Yakesoba breakfast served on the flight between Tokyo and Detroit. The fruit wasn't bad but the roll was gross. The noodles weren't bad tasting, but were unwieldy and difficult to eat because the noodles had cooled into a solid block and they didn't provide any chopsticks. 
My concluding thoughts for flying? Doctors should fly free. On my flight between Detroit to Tokyo, a doctor was hailed twice to different seats for emergencies. I was also seated right in front of a section of the overhead cabin where medical supplies were stored, and saw flight attendants running down the aisles and grabbing the bags. Also... people really ought to be more patient when traveling. If everyone patiently lined up properly, boarding becomes a more pleasant, less stressful and faster process. Likewise, when deplaning, if no one tried to squeeze past people/jump the gun and we all deplaned in order from front to rear, the total amount of time it'll take would be reduced.

Finally, airlines should distribute pills that knock people out so they're not puking and so that kids aren't causing a ruckus. Kids are increasingly poorly behaved because they have permissive and worthless parents. Also, on a particularly bad landing in bad weather on the flight between Taipei and Tokyo, there were people puking into bags throughout the cabin. It was gross and the problem was exasperated by the tendency for airlines to serve meals about 60-90 minutes before landing. The smell in the cabin was well... gross.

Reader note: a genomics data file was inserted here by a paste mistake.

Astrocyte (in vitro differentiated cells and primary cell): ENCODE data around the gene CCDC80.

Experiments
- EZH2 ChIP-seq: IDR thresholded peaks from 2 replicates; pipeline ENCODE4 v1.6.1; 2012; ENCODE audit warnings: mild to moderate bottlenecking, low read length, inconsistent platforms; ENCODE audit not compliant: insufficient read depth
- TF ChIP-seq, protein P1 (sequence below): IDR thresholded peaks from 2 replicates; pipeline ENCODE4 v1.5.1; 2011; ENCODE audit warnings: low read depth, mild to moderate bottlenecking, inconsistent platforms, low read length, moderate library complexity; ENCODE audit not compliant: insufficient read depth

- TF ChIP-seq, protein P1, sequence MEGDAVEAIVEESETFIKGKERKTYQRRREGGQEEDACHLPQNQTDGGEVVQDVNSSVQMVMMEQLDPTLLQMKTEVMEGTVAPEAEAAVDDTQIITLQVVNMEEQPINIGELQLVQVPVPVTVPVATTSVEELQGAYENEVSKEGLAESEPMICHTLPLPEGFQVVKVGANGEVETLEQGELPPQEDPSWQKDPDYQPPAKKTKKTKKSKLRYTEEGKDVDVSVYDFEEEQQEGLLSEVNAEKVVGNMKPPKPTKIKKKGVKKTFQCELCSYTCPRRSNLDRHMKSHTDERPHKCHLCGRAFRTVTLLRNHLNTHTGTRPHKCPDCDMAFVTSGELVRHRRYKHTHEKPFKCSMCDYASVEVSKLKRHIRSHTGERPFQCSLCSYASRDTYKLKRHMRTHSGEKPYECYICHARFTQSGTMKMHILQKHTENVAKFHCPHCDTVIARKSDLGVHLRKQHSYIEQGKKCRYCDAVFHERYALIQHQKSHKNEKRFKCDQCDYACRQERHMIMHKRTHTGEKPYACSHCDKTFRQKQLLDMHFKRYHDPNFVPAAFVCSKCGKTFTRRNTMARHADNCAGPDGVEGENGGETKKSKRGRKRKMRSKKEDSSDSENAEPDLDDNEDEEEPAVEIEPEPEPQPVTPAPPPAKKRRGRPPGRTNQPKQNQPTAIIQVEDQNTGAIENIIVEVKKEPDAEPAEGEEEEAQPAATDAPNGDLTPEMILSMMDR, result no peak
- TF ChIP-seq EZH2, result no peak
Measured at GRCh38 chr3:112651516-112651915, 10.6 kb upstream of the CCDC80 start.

Monday, February 4, 2013

Leaving America.

It is sort of scary how long I've lived in America. I would say that just six years ago - I still found America to be very alien, foreign, and sometimes downright confusing. But overtime, slowly and surely, through the course of regular life and also the generosity of very kind people who have shared their experiences and opened their lives and homes to me, I think I've sufficiently mastered the rather marketable skill of pretending to be a natural born American citizen.

Similarly, life in Taiwan, like the time and tide, waits for no man. I'd imagine much has changed in the last six years, and I suspect it is entirely possible that I could experience culture shock at "home," and I wonder how long it would take for me to feel comfortable again.

But anyway - enough with my random musings!

I took the Port Authority bus to Pittsburgh International Airport, a perfectly nice airport that is unfortunately too large for western Pennsylvania. The 28X bus was about 6 minutes early - which can really ruin the day for someone who is not familiar with the Port Authority's customary business practices and misses their bus and possibly their fight.